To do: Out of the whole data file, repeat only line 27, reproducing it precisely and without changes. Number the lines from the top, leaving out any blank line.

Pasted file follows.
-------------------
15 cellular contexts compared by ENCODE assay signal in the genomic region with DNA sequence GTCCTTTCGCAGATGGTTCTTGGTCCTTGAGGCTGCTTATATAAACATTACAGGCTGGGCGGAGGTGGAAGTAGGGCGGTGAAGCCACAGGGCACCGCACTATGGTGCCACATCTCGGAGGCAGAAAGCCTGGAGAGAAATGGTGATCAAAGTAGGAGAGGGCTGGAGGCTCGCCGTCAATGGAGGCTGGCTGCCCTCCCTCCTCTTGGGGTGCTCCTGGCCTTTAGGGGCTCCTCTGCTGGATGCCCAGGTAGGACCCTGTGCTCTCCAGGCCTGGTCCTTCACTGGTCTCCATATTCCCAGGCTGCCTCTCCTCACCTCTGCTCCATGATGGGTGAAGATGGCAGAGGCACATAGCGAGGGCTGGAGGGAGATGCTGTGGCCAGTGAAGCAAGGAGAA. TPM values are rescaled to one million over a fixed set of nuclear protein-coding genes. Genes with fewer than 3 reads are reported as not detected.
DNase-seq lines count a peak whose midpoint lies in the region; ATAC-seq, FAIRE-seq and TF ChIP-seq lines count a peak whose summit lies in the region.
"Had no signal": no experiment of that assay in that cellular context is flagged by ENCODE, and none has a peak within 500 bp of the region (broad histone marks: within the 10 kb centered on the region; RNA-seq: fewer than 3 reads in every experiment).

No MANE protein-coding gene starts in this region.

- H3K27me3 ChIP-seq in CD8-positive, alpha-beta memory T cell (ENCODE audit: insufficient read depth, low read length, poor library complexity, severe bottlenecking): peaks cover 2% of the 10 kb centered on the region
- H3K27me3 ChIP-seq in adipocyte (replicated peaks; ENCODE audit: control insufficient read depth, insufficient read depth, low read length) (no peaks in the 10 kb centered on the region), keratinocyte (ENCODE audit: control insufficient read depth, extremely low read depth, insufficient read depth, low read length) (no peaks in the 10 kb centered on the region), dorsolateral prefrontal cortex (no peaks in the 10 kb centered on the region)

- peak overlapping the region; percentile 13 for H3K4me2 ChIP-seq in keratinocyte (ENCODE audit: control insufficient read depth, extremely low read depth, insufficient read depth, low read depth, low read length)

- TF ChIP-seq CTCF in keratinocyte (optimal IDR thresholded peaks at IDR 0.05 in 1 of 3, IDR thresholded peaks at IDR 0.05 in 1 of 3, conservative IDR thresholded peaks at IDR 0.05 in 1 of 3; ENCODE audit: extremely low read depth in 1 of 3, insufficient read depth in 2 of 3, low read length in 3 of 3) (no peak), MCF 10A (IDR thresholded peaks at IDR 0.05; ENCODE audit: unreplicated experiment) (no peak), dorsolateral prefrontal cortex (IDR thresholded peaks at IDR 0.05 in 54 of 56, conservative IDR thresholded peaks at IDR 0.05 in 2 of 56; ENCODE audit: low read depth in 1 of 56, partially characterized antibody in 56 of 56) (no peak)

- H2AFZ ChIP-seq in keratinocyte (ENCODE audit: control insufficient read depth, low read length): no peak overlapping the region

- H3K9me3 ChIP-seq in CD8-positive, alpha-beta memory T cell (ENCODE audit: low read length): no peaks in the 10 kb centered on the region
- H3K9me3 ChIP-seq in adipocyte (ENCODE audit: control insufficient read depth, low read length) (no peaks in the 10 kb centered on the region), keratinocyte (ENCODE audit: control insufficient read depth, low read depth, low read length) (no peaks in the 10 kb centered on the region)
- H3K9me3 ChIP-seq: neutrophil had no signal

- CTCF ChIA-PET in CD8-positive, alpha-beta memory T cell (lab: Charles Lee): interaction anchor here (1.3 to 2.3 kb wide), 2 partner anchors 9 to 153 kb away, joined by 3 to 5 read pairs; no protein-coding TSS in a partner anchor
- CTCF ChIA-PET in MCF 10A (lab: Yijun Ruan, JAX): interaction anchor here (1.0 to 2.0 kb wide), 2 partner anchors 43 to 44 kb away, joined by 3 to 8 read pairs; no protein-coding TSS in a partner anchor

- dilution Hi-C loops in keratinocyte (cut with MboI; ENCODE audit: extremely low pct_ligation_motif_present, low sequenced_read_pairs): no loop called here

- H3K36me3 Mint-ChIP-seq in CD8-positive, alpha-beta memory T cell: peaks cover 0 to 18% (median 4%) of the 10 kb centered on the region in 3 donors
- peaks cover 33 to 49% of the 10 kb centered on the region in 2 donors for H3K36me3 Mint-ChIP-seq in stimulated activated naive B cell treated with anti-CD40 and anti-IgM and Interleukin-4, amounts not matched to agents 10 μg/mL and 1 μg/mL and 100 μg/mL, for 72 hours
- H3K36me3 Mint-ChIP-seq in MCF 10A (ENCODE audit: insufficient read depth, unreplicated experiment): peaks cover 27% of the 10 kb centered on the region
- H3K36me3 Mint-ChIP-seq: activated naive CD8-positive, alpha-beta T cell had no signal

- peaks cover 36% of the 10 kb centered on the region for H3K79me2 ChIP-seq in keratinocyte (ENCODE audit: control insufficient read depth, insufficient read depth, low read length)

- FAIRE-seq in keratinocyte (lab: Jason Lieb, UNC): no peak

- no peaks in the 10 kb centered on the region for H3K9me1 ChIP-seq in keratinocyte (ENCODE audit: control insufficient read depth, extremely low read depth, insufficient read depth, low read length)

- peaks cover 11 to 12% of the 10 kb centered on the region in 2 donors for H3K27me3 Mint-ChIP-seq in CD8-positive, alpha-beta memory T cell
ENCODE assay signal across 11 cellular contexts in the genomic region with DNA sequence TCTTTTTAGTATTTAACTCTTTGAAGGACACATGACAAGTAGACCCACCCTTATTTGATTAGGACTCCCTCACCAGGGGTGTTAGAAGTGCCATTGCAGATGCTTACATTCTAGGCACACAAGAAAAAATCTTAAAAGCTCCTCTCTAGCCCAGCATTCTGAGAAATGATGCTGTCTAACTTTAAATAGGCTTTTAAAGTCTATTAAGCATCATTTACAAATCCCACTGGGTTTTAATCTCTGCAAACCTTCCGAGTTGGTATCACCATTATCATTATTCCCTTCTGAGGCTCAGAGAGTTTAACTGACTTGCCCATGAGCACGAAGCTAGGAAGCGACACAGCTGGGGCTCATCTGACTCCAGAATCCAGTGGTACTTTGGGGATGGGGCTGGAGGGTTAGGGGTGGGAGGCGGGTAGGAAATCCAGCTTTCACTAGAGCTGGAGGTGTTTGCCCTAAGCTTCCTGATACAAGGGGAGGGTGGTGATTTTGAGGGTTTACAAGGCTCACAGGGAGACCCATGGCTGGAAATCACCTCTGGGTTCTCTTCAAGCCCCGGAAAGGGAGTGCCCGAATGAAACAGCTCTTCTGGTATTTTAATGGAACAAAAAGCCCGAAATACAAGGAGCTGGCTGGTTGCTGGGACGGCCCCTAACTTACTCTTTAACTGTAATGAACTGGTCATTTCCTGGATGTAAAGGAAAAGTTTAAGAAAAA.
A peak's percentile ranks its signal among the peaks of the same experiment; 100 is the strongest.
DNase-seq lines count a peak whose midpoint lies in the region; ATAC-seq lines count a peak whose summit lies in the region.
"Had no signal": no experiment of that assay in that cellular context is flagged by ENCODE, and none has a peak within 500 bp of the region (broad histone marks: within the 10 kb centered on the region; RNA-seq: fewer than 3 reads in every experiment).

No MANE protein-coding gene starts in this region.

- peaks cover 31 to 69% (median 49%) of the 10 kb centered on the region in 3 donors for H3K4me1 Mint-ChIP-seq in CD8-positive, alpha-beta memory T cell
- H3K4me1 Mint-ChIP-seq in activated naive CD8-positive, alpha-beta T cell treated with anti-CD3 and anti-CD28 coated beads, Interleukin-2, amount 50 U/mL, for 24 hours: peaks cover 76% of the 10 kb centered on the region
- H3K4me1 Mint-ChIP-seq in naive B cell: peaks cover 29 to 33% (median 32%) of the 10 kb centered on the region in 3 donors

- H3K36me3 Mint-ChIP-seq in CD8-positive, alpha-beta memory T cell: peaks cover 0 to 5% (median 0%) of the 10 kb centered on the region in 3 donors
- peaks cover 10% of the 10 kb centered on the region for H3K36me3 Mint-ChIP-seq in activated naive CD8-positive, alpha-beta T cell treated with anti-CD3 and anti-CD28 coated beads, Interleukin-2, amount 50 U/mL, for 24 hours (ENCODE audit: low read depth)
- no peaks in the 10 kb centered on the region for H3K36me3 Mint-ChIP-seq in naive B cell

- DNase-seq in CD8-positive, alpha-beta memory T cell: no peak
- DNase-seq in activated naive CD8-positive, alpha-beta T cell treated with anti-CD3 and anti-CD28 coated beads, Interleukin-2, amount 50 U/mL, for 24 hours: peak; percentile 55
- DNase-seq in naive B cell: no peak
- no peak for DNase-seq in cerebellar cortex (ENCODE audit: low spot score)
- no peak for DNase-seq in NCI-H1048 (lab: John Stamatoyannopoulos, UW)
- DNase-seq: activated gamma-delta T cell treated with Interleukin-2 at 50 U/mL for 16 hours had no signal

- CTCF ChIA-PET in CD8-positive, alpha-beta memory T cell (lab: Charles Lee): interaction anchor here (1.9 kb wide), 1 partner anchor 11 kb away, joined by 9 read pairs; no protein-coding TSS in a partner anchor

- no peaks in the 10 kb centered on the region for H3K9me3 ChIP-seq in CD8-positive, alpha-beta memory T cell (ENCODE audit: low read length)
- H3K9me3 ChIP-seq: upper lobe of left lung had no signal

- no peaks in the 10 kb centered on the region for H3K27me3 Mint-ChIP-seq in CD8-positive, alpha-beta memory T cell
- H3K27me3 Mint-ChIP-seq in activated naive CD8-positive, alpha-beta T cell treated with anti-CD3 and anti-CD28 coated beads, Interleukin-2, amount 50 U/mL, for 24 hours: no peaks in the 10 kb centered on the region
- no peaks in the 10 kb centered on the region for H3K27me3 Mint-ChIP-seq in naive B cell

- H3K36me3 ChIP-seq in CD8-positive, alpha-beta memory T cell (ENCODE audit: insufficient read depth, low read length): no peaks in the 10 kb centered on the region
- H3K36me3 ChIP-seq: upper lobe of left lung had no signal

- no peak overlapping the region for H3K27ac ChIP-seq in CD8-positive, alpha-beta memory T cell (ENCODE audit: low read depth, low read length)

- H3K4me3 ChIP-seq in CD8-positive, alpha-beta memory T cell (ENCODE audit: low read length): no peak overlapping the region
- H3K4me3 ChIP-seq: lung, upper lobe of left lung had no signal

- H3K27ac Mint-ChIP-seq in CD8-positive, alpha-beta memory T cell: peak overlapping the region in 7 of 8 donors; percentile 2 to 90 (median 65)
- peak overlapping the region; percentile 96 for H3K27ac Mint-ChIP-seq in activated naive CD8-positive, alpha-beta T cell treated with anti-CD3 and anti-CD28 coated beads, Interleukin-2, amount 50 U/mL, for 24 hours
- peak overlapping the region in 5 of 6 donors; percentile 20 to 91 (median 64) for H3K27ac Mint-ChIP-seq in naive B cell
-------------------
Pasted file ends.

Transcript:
"Had no signal": no experiment of that assay in that cellular context is flagged by ENCODE, and none has a peak within 500 bp of the region (broad histone marks: within the 10 kb centered on the region; RNA-seq: fewer than 3 reads in every experiment).